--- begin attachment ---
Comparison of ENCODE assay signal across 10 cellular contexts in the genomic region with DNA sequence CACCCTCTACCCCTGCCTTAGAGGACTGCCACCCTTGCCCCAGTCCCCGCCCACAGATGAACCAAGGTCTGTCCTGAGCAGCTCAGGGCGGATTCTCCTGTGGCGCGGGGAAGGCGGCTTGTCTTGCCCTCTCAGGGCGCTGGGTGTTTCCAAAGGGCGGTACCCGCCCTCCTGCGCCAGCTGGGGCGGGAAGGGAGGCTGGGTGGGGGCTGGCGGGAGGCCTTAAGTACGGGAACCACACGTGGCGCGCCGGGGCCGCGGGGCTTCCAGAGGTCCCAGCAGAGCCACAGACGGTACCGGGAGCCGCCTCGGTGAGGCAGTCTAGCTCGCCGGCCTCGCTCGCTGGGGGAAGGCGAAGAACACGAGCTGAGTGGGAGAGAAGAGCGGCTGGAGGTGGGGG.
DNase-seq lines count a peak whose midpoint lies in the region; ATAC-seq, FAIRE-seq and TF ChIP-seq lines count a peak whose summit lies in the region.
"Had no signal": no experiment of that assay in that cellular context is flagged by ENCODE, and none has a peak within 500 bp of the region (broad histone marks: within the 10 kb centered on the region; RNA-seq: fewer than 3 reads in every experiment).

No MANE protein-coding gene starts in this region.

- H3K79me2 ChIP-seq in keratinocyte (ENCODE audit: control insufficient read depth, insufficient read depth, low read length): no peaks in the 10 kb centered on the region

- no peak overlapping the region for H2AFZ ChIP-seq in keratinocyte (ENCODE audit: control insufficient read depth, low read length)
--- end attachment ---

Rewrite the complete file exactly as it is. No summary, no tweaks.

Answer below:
Comparison of ENCODE assay signal across 10 cellular contexts in the genomic region with DNA sequence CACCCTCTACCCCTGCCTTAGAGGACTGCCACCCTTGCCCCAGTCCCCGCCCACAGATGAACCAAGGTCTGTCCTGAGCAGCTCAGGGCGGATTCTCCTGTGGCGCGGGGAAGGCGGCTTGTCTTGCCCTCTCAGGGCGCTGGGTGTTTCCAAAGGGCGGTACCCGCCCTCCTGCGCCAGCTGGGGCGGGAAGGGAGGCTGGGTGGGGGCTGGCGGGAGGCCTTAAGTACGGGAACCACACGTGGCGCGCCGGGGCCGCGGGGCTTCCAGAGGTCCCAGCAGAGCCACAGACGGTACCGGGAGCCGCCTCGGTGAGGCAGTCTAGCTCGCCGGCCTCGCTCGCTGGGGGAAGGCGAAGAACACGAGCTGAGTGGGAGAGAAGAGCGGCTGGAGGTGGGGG.
DNase-seq lines count a peak whose midpoint lies in the region; ATAC-seq, FAIRE-seq and TF ChIP-seq lines count a peak whose summit lies in the region.
"Had no signal": no experiment of that assay in that cellular context is flagged by ENCODE, and none has a peak within 500 bp of the region (broad histone marks: within the 10 kb centered on the region; RNA-seq: fewer than 3 reads in every experiment).

No MANE protein-coding gene starts in this region.

- H3K79me2 ChIP-seq in keratinocyte (ENCODE audit: control insufficient read depth, insufficient read depth, low read length): no peaks in the 10 kb centered on the region

- no peak overlapping the region for H2AFZ ChIP-seq in keratinocyte (ENCODE audit: control insufficient read depth, low read length)